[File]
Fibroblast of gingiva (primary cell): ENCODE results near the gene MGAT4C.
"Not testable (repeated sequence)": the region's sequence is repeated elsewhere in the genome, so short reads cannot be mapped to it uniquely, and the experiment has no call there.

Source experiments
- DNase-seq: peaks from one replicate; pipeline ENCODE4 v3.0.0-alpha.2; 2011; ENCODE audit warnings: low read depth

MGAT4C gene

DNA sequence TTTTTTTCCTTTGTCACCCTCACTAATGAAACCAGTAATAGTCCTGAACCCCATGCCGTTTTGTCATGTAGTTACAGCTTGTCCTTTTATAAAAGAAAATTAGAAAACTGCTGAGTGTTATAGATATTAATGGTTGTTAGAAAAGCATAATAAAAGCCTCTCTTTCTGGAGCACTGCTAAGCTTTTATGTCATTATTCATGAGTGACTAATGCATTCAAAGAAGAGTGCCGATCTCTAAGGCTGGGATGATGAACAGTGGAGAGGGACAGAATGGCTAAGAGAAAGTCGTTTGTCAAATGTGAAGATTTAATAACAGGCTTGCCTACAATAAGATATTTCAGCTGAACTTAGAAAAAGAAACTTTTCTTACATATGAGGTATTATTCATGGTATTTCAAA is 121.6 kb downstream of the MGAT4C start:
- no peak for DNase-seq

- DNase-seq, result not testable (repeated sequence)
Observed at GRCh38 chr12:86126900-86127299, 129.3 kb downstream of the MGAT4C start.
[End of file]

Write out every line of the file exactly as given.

Fibroblast of gingiva (primary cell): ENCODE results near the gene MGAT4C.
"Not testable (repeated sequence)": the region's sequence is repeated elsewhere in the genome, so short reads cannot be mapped to it uniquely, and the experiment has no call there.

Source experiments
- DNase-seq: peaks from one replicate; pipeline ENCODE4 v3.0.0-alpha.2; 2011; ENCODE audit warnings: low read depth

MGAT4C gene

DNA sequence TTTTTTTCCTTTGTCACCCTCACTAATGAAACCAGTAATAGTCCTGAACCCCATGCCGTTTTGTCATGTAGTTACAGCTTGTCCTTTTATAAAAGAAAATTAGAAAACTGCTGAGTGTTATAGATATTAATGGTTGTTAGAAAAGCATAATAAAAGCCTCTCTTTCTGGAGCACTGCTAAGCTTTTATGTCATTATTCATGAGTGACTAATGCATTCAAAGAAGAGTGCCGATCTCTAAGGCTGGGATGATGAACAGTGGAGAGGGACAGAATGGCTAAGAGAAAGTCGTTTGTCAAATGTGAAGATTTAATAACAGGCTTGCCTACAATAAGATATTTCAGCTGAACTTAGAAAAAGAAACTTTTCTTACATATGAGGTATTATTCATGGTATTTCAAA is 121.6 kb downstream of the MGAT4C start:
- no peak for DNase-seq

- DNase-seq, result not testable (repeated sequence)
Observed at GRCh38 chr12:86126900-86127299, 129.3 kb downstream of the MGAT4C start.